How to avoid Alternative Minimum Tax?
September 3, 2007 10:22 PM   Subscribe

I want to exercise some ISO stock options and I want to avoid paying Alternative Minimum Tax. How do I calculate how many options I can exercise without triggering AMT?

My understanding is that the number that is important is the current value of the shares I exercise minus the cost of exercising them.

Also, does a larger net income allow more shares to be exercises without triggering AMT compared to a smaller income?

I was thinking of getting this year's Turbo Tax (available less than $10 now) and plugging in numbers until I find the amount that would trigger AMT. But that would be the 2006 tax rules, not the 2007, although it may be close enough.

Is there an easy figure this out? Thanks.

(I do know there is talk of changing the rules for AMT, but you can't depend on Congress on doing that.)
posted by ShooBoo to Work & Money (5 answers total)
tax accountant time!
posted by Heywood Mogroot at 12:39 AM on September 4, 2007

Congratulations, you have ISOs! You need to hire an accountant. Get them to come up with two estimates; one without the ISO exercise, one with a maximum exercise. That will be easy for the accountant to do. From there you can ask them to guess roughly how many ISOs you can exercise before tipping over.

There is no particularly easy way to figure this out. The basic rule is that the spread on the ISOs counts as income under AMT, but not under normal taxes. So it all depends on how close you are to AMT right now. In general the more money you make, the closer you are to AMT, up to $200k a year or so. But it depends on your income sources. It also depends on your state. Californians are particularly susceptible to AMT since our high state income tax is not deductible under AMT. Homeowners get caught by AMT too; property tax isn't AMT deductible.

Do not trust Turbotax for you to do this. I know for at least two different tax years it's calculated ISOs wrong. You need to hire someone. And do it soon; the future benefit of that exercise can be quite significant since it can push your future stock gains into long term capital gains.
posted by Nelson at 5:57 AM on September 4, 2007

Don't be afraid of the AMT. Everyone should have such problems. If you are paying it you made some serious money. That being said, most of us would like to minimize our taxes. You don't need turbotax or an accountant, all you need are last year's tax forms and the tables for next year to be completely accurate. Those tables are not yet available and it gets even worse. The exemption for 2006 was $62,550, but the law raising the exemption expired and it has now fallen back to the original $33,750! This likely will change by year end, but who knows. The safest bet is to use last year's numbers.

An quick and dirty way to calculate your AMT is to add up all your income, deduct only your charitable deductions and then calculate your exemption using last year's tables. Subtract your exemption and multiply by 28%. Is this amount greater than your regular tax? If so, you have fallen into the AMT.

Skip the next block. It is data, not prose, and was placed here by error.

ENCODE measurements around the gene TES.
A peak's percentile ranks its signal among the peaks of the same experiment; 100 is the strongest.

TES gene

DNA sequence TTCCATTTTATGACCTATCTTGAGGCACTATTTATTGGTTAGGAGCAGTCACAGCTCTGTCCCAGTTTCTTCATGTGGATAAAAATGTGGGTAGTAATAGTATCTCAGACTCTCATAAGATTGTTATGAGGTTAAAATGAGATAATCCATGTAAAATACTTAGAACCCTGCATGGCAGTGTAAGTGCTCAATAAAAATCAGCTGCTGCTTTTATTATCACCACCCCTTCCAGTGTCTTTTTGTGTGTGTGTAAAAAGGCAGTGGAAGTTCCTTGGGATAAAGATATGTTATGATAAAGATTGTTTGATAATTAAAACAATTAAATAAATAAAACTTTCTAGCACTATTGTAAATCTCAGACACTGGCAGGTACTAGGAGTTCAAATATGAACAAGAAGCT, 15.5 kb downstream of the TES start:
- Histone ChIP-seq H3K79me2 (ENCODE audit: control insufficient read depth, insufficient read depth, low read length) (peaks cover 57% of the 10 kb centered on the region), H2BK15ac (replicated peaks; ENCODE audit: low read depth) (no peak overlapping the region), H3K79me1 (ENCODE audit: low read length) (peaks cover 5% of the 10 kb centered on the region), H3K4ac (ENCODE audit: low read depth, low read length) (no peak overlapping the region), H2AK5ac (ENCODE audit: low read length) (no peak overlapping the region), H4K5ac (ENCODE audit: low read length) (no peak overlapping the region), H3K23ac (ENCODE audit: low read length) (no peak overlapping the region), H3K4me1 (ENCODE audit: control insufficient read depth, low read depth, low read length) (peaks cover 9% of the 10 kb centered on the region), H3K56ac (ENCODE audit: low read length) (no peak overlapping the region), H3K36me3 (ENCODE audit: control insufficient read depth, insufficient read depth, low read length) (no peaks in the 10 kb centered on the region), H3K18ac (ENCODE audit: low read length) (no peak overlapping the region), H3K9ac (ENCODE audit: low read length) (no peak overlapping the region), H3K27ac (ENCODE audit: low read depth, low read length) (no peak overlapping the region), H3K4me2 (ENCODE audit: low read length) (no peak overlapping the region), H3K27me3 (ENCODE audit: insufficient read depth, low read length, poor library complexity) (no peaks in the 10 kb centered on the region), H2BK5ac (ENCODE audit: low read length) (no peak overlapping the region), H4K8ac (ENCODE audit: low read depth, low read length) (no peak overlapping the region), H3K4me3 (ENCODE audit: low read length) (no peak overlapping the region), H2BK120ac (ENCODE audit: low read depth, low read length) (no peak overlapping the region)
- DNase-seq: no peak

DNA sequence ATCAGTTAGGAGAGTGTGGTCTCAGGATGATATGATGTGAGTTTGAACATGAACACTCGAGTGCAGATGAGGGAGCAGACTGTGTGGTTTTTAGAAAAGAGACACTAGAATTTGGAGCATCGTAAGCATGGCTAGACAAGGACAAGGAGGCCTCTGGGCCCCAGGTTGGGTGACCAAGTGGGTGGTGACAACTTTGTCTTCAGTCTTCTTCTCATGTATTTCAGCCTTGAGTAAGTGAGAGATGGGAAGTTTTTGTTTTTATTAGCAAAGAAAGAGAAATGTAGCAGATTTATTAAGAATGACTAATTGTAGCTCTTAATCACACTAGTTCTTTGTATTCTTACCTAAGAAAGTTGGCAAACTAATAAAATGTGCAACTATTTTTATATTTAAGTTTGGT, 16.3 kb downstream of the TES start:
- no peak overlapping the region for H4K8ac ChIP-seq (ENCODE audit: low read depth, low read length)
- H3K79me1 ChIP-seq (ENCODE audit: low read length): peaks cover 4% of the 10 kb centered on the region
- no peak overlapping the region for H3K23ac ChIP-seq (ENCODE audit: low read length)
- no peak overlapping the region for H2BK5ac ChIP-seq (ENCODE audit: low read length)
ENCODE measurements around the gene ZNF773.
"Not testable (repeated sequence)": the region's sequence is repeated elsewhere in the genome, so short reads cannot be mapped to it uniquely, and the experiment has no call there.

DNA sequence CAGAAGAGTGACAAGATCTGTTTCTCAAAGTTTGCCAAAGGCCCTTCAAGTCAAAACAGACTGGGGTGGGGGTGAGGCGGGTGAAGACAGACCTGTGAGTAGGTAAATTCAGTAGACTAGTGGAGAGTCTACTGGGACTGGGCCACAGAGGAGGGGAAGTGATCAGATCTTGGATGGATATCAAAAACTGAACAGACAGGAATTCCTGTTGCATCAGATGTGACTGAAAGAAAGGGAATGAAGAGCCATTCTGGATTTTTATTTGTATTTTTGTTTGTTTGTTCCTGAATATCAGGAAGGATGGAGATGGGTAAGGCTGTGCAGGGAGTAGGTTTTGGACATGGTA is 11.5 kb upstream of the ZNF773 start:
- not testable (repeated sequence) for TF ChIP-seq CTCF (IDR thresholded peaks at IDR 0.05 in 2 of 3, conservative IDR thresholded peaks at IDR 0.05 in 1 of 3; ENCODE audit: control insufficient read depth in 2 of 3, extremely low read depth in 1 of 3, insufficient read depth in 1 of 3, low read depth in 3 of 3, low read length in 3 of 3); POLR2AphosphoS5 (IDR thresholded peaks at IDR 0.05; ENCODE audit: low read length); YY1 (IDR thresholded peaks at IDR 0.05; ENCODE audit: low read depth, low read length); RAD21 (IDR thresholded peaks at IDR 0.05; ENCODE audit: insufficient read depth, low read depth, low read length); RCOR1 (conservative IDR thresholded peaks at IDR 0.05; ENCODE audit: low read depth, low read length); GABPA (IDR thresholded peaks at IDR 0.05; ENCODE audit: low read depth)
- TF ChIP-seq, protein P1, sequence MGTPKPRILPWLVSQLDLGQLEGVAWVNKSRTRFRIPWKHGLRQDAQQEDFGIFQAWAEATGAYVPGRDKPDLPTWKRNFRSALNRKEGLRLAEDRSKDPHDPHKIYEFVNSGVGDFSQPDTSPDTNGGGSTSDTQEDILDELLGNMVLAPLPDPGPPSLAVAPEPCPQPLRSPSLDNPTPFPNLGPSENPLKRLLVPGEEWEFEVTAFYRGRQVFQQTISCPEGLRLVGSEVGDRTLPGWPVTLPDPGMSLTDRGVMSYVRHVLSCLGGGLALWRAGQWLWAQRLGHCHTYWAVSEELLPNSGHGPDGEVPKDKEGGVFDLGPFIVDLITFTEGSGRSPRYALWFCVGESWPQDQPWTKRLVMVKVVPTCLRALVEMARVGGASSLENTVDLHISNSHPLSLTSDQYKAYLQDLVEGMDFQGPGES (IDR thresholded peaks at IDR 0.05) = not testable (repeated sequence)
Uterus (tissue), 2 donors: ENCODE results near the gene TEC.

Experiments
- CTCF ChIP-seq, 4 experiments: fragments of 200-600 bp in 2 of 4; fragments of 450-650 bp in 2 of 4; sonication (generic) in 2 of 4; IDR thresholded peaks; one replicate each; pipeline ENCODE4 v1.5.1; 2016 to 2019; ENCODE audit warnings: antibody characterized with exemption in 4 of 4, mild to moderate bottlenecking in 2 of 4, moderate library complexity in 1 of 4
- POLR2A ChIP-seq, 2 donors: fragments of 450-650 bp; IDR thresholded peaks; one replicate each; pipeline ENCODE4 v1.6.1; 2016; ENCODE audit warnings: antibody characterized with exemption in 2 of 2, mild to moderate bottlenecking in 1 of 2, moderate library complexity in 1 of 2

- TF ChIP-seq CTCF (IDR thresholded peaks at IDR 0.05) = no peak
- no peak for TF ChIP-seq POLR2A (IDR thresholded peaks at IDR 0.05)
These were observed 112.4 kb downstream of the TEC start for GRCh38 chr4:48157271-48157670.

Of course, if you are at all uncomfortable with the numbers and forms, and if your iso income is large enough, then it might be best to use an accountant. Just make sure anyone you use is well versed on the topic of isos.

One more point, all this assumes that you are going to exercise and hold the stock for one year. If you are going to exercise and then immediately sell the stock then the spread becomes regular income rather than an amt preference item. It could still have an amt effect though if you are close enough to the amt already by increasing your state tax deduction and by decreasing your amt exemption.
posted by caddis at 7:05 AM on September 4, 2007

Don't be afraid of the AMT. Everyone should have such problems. If you are paying it you made some serious money.

No, do be afraid of the AMT, and while you're at it be afraid of bad tax advice from teh Internets.

The problem with AMT on ISOs is that you haven't made any actual cash the year you exercise the ISO. But you still owe the tax when you exercise. It can be quite expensive. Worse, if the exercised stock ends up being worthless it can be very difficult to ever recover the AMT tax you paid up front. Some unfortunate people in the late 90s bankrupted themselves paying AMT only to find the stock was worthless the next year and then got stuck with an AMT credit they could never recover.

If you expect your ISOs to be worth over $10,000 some day, get an accountant. Even if you figure this part out yourself, your tax life is only going to get more complicated in the next years with your ISOs. Hire an accountant early.
posted by Nelson at 8:19 AM on September 4, 2007 [1 favorite]

nthing get thee to an accountant. ours saved us $18K in taxes in exactly your situation. money well spent.
posted by killy willy at 9:24 AM on September 4, 2007

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